person sitting on sofa reaching for asthma inhaler

Asthma is a long-term breathing condition that affects your airways. Your airways are the small tubes that transport air in and out of your lungs. When these tubes encounter irritants, they become inflamed, causing them to narrow, which impacts breathing. This is how asthma affects the respiratory system. It’s for this reason that people with asthma will feel breathless and wheezy. However, these symptoms will vary in severity from person to person.

Asthma’s Impact on Daily Life

In the general population worldwide, asthma affects more than 300 million people (2023). Here in the UK alone, Asthma UK reports 5.4 million people with asthma.

Asthma tends to run in families, so genetic predisposition is a risk factor. Another risk factor affecting daily life is environmental. Daily exposure to particles that may irritate the airways or give rise to an allergic reaction can affect everyday life. These may include tobacco smoke, house dust mites, pet dander, pollen or air pollution.

In addition to genetic predisposition and environmental irritants, there are also other triggers that can affect your respiratory system.

Asthma Triggered by Exercise

Exercise-induced bronchoconstriction (EIB), previously known as exercise-induced asthma, or EIA, occurs when physical activity becomes the trigger for asthma symptoms, typically arising during or after exercise. Triggers can include physical exercise and cold air, leading to exercise-induced bronchoconstriction. In fact, EIB is prevalent among winter Olympic athletes, affecting various disciplines, including cross-country skiers, ice-hockey players and figure skaters.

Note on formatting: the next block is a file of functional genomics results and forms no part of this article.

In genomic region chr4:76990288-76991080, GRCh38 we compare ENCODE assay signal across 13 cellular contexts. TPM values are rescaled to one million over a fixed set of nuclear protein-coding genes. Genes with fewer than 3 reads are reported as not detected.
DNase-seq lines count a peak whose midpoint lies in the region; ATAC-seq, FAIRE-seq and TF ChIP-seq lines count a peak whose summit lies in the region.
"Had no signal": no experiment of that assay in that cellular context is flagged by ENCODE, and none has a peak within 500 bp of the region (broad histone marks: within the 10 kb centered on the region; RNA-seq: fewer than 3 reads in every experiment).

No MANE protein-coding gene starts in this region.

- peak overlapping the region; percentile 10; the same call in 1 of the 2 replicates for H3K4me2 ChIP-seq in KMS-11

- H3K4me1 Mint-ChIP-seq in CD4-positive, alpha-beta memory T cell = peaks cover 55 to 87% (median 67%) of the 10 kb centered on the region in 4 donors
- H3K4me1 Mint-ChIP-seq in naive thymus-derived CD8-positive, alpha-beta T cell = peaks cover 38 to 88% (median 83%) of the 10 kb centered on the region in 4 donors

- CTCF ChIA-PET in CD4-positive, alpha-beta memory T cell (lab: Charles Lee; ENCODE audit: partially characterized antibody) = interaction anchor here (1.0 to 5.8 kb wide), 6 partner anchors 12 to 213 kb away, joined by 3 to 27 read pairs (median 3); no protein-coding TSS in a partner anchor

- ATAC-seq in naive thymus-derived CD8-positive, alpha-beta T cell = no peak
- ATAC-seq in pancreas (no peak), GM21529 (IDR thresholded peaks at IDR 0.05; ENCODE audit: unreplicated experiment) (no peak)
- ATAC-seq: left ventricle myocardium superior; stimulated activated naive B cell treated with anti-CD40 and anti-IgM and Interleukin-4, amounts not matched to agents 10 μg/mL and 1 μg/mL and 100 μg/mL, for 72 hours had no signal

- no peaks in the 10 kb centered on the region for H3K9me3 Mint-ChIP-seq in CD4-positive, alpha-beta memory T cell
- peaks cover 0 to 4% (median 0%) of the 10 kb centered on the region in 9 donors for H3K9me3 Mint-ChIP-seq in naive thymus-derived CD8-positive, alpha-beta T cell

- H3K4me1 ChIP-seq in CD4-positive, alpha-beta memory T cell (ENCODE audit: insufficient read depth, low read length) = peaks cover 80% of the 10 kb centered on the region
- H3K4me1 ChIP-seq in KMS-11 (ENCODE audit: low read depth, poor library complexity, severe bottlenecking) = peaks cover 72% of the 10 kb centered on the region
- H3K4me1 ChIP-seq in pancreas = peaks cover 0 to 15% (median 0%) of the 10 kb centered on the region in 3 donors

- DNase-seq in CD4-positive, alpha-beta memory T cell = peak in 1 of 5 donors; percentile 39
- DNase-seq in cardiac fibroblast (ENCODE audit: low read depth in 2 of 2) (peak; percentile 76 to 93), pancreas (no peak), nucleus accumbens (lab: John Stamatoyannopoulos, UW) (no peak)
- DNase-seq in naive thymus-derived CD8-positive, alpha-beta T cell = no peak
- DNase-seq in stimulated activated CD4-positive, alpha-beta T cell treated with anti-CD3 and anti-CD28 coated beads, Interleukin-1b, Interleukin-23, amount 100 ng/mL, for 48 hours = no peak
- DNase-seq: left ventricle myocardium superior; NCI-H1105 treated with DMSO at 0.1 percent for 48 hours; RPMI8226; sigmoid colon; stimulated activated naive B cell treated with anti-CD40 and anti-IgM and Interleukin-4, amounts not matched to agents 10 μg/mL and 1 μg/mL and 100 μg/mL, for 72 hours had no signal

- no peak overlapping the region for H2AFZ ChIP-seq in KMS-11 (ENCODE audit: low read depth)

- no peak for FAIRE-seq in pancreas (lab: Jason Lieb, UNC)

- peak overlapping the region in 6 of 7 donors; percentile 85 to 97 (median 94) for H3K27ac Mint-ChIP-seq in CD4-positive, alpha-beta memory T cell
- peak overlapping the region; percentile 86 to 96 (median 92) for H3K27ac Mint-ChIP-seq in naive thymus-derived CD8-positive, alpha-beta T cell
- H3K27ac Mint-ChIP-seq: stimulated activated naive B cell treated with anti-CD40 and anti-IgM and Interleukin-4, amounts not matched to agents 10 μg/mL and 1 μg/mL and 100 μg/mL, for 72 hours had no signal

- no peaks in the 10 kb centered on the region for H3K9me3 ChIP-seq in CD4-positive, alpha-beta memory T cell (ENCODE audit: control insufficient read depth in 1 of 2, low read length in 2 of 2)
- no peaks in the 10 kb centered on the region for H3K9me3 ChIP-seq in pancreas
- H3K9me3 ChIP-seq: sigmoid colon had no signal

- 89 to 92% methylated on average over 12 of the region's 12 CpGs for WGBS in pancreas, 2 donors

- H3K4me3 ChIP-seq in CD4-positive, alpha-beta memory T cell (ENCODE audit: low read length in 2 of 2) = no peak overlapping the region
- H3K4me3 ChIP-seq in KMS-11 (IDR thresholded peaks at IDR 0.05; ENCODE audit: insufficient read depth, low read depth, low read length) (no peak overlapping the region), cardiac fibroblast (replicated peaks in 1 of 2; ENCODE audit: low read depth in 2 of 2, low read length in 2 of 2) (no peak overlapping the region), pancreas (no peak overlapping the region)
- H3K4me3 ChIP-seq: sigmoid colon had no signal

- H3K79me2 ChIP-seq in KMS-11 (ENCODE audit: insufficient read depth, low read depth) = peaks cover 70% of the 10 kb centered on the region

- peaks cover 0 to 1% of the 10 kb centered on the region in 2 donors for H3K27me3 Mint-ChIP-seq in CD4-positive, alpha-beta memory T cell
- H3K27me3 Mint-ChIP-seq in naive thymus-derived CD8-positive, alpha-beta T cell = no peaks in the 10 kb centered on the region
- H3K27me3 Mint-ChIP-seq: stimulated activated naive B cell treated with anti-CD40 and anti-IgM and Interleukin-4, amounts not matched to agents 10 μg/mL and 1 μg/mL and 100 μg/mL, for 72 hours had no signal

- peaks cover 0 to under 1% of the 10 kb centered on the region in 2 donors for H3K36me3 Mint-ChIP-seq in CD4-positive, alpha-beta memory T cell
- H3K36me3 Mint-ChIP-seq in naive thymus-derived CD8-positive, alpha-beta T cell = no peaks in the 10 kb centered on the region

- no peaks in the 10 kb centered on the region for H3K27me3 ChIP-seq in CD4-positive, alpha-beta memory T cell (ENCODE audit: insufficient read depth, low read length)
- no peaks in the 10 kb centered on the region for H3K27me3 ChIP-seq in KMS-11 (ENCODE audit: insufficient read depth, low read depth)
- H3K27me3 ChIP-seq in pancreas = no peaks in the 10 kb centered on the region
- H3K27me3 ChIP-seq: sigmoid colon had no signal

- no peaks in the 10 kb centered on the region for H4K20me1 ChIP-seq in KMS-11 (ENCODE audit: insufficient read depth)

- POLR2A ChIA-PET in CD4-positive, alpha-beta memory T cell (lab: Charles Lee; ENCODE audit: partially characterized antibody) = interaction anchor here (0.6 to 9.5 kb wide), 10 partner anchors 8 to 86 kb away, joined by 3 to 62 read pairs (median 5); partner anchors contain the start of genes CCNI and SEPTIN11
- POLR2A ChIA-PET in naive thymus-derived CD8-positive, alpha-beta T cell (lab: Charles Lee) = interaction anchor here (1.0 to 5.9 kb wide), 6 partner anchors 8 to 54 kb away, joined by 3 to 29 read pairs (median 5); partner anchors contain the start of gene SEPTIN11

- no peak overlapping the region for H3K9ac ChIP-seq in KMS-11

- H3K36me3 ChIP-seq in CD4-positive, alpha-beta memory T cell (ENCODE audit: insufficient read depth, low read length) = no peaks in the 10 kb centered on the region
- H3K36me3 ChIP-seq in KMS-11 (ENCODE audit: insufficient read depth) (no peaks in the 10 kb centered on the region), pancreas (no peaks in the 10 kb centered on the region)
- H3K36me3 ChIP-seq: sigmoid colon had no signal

Symptoms of EIB will surface only while exercising, or immediately following exercise, when symptoms feel worst of all before gradually improving.  It is estimated that 90% of all people who have asthma also have EIB and it is possible to have EIB even if you don’t have asthma. Treatment for EIB usually involves long-term medication. But there is also a complementary treatment that is drug-free and can be used alongside medication. That is POWERbreathe Inspiratory Muscle Training (IMT).

Natural Asthma Treatment Without Drugs

Inspiratory Muscle Training (IMT) with devices like the POWERbreathe Medic are scientifically proven to be effective in asthma management for reducing symptoms:

  1. Inspiratory muscle training improves lung function and reduces exertional dyspnoea in mild/moderate asthmatics – McConnell, A. K., M. P. Caine, et al. (1998). Clinical Science 95(2): 4P.
  2. Inspiratory muscle training in patients with bronchial asthma 
  3. Specific inspiratory muscle training in patients with mild asthma with high consumption of inhaled beta(2)-agonists
  4. The relationship among inspiratory muscle strength, the perception of dyspnea and inhaled beta2-agonist use in patients with asthma
  5. Influence of gender and inspiratory muscle training on the perception of dyspnea in patients with asthma
  6. Effects of Inspiratory Muscle Training and High-Intensity Interval Training on Lung Function and Respiratory Muscle Function in Asthma
  7. Inspiratory muscle training and respiratory exercises in children with asthma
  8. A randomized placebo-controlled study investigating the efficacy of inspiratory muscle training in the treatment of children with bronchial asthma